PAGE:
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(searched for: Bowel Lymphoma Causing Multiple Intussusceptions In Adult- Case Report and Review of Literature)
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Gita Devi, Lokesh Singh, Uma Debi, M S Sandhu
Archives of Clinical and Medical Case Reports, Volume 4, pp 707-711; doi:10.26502/acmcr.96550254

Abstract:
Intussusception in adults is rarer than children and treatment in most cases in adults is surgical. Multiple Intussusceptions in our case with subacute intestinal obstruction and presence of abdominal lymphadenopathy with diffuse bowel wall thickening warrants non-surgical treatment. Presence of multiple intussusceptions is rare findings. We present a case of female aged 35 years presented with palpable abdominal lump associated with loss of weight and appetite. CECT abdomen showed abdominal lymphadenopathy and multisegmental small bowel thickening maximum upto 1.5 cm. Some segments of bowel also show aneurysmal dilatation associated with asymmetrical mural thickening. Telescoping of proximal bowel segment into adjacent distal bowel is seen in at least two places in ascending colon region (colocolic intussusceptions) and another in ileal loops (ileo-ileal). FNAC from the lymph nodes revealed non hodgkins lymphoma.
Cases Journal, Volume 1, pp 341-341; doi:10.1186/1757-1626-1-341

Abstract:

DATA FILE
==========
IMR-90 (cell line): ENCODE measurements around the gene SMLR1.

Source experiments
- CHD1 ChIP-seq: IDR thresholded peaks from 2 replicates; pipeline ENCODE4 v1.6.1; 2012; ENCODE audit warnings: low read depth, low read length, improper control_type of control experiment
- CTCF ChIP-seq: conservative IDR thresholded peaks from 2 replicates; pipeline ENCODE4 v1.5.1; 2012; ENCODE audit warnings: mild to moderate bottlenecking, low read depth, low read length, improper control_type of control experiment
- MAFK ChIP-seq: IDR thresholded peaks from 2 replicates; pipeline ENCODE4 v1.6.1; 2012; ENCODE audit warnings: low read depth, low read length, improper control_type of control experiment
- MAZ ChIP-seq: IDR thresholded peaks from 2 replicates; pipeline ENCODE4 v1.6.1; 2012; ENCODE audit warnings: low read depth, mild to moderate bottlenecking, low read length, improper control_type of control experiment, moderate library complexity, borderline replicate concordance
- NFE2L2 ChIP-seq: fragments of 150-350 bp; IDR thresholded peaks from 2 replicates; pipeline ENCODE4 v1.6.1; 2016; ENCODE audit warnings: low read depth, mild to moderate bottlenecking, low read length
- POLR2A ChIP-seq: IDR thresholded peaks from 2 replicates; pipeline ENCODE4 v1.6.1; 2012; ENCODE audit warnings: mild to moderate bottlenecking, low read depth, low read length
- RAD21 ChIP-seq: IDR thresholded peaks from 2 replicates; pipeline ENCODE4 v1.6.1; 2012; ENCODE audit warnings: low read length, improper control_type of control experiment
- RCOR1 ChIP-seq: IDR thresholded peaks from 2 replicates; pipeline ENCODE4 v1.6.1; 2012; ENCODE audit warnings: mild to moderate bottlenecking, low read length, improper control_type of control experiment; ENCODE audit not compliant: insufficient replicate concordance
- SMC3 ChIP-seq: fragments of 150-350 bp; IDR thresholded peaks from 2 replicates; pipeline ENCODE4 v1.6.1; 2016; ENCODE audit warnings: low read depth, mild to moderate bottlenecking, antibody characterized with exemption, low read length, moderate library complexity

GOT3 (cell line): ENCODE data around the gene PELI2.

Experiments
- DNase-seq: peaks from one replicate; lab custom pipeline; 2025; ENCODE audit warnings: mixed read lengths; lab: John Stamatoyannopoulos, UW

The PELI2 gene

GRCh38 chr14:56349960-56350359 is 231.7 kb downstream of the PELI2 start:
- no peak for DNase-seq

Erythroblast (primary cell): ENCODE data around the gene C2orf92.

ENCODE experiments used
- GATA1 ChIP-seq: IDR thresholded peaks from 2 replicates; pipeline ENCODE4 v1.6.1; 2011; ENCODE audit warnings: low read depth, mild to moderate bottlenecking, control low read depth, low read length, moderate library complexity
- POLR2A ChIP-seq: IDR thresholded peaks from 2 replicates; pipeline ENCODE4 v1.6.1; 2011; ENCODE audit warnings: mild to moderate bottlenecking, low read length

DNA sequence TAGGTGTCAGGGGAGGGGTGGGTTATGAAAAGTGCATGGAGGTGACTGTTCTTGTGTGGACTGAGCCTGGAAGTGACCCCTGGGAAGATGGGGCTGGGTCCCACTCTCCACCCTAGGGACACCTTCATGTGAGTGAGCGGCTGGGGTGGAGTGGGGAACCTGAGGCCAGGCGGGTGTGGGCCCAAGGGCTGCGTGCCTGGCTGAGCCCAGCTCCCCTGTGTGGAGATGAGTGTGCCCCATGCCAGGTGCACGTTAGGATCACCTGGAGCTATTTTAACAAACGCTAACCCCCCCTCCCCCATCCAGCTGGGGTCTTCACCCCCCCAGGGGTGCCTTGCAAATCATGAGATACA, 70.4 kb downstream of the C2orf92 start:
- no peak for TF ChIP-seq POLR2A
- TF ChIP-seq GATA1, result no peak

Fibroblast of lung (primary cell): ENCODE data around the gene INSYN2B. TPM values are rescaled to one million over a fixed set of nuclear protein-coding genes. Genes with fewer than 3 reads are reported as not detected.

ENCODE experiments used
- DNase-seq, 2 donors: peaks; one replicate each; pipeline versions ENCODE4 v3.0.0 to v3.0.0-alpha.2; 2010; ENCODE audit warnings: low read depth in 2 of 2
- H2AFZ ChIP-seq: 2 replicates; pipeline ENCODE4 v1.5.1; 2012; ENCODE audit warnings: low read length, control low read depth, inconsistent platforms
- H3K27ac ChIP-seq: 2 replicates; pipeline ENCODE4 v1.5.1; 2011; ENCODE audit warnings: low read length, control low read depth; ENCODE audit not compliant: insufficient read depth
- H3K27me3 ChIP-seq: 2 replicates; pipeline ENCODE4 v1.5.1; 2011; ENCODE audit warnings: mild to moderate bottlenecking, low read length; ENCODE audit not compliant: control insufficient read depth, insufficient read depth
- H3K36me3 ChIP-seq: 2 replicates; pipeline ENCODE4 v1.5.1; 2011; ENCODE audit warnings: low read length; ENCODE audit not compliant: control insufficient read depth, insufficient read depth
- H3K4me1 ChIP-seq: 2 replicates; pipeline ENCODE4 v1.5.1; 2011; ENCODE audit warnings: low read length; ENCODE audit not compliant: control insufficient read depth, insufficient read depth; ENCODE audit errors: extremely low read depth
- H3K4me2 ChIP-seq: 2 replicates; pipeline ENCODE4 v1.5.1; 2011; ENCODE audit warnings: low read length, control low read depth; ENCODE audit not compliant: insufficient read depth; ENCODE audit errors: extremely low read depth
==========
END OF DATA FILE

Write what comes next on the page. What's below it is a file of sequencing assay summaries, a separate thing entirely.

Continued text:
There are several types of small bowel pathology that can lead to small bowel obstruction or intussusception. The etiology causing small bowel obstruction varies by age. Benign disease is the typical cause in children and adolescents while malignant or adhesive disease is far more common in older patients. Although cases of adult intussusception caused by benign processes are rare, there are reports of inflammatory fibroid polyps causing adult intussusception of the terminal ileum published in the literature. We present the case of a 70-year-old man with a multiple year history of intermittent episodes of bowel obstruction who was found to have a giant ileal inflammatory fibroid polyp causing intermittent small bowel obstruction. The patient underwent operative intervention and has now been symptom-free for three years. Small bowel lesions include both malignant and benign etiologies. The malignant etiologies include adenocarcinoma, carcinoid or lymphoma while benign lesions are typically lipomas, inflammatory polyps or adenomas. Inflammatory fibroid polyps are rare, benign lesions that can occur anywhere within the gastrointestinal tract. They are typically an incidental finding, but on rare occasions have been presented as the source of intussusception or obstruction.
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